The People's Bank of China (PBOC) has once again privately warned banks and payment companies to restrict customers' access to bitcoin exchanges, reports indicate.
The news is likely to have affected the international bitcoin price, which dropped by around $40 in the space of a few hours this morning.
CoinDesk sources said that PBOC officials held closed meetings this week with major banks and payment processors to reiterate their desire for all interaction with bitcoin companies to cease.
While there have been no big policy shifts since last December's initial statements, at various stages the PBOC has seemed more determined in its efforts to enforce that policy.
Recently, reports have mainly concerned deposits to bitcoin exchanges from banks and third-party processors, but this week's statements differed in that they involved several of China's major banks, and apparently included warnings to halt withdrawals and conversions from bitcoin to yuan (CNY) accounts as well.
As always, bitcoin exchanges in China say they have heard nothing directly from the PBOC, but are receiving the news via their financial partners.
The timing may be an attempt to curb enthusiasm for digital currencies just before China's Global Bitcoin Summit, due to take place in Beijing from 10-11th May.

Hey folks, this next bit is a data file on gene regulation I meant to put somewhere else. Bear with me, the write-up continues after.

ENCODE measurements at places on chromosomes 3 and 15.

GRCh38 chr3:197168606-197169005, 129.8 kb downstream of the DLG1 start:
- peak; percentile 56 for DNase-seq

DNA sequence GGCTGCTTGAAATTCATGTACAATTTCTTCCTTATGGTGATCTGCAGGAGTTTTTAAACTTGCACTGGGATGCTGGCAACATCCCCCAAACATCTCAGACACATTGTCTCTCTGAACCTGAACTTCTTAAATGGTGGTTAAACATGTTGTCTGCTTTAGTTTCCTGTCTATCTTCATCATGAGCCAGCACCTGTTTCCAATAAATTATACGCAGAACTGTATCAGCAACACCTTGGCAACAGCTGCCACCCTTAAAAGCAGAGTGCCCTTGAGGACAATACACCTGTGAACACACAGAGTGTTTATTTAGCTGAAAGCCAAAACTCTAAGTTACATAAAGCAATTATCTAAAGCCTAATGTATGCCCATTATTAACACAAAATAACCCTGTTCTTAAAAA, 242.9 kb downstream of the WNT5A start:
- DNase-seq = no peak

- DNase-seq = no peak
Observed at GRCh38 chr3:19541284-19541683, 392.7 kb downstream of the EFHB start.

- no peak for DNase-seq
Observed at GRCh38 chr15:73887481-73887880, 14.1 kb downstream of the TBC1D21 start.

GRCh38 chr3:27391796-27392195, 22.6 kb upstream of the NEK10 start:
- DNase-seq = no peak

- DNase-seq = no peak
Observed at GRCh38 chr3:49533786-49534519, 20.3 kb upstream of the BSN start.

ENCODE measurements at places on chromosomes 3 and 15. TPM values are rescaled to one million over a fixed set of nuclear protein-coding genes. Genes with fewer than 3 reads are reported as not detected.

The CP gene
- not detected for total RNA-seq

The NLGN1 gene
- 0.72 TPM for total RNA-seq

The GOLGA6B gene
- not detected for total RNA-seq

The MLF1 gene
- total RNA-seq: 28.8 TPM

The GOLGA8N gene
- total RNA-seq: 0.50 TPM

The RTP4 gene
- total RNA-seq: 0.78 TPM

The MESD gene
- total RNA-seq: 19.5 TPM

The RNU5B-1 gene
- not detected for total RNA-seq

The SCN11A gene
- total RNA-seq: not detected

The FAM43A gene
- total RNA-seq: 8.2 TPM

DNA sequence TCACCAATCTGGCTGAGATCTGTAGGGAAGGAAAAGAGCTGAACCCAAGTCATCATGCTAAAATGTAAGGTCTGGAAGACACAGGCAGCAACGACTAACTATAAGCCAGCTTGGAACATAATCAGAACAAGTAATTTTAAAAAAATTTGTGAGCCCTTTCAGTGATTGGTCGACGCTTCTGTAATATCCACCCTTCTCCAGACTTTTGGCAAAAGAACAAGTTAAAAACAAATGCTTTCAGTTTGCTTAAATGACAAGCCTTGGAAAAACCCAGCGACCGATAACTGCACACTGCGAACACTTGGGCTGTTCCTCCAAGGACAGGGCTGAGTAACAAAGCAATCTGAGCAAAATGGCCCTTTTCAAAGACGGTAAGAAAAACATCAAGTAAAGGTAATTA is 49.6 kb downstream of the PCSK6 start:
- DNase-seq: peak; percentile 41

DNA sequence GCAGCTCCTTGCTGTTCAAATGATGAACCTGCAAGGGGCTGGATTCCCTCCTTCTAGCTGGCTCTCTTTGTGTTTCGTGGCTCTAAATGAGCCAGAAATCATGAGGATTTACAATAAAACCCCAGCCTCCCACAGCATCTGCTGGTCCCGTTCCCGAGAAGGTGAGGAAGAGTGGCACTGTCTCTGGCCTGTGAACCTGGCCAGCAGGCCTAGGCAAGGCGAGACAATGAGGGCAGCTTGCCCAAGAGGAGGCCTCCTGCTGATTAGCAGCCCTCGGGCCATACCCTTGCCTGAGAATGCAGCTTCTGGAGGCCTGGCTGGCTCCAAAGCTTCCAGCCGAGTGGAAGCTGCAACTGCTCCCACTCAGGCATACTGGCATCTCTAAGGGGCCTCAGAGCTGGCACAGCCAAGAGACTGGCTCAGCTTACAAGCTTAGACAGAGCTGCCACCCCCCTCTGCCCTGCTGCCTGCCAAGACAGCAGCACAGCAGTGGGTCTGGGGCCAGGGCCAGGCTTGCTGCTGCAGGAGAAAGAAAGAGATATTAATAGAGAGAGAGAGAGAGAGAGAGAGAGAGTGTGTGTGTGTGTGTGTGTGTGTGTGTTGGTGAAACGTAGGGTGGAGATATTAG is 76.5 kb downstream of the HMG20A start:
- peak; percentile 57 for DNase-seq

News started to seep through today when Alipay, sometimes referred to as 'China's PayPal', issued a statement saying it would no longer support any payments related to bitcoin or litecoin.
Alipay was included in the clampdown on third-party payment companies funding bitcoin exchanges that came into force earlier this year, but today's statement suggests it needed to reaffirm its position.
The exchange's statement said:
"To protect the property rights of the general public, support the renminbi's [yuan] place as the legal fiat currency, prevent money laundering risks: From today onwards, no individual nor entity may use any kind of our company's payment services for bitcoin, litecoin etc.
Transactions for deposits, withdrawals, purchases or sales of related vouchers and other such activities, and cannot use our company's services to transfer any funds related to such transactions. If discovered, our company has the right to immediately terminate such services."
The company then asked for anyone who discovered such activities taking place to report it.
"Related vouchers" is perhaps the most noteworthy phrase in the statement, since Chinese exchanges had been using rechargeable funding codes (or vouchers) to deposit money into their accounts after banking partners limited operations.
Searching on China's Taobao marketplace now produces similarly negative results:
In what may or may not be a strategy to discourage bitcoin businesses, authorities in China have alternately issued verbal warnings in closed meetings to various companies that do business with bitcoin exchanges, while publicly denying any attempt to explicitly 'ban bitcoin'.
CoinDesk is monitoring this developing story, and will update if new information becomes available.
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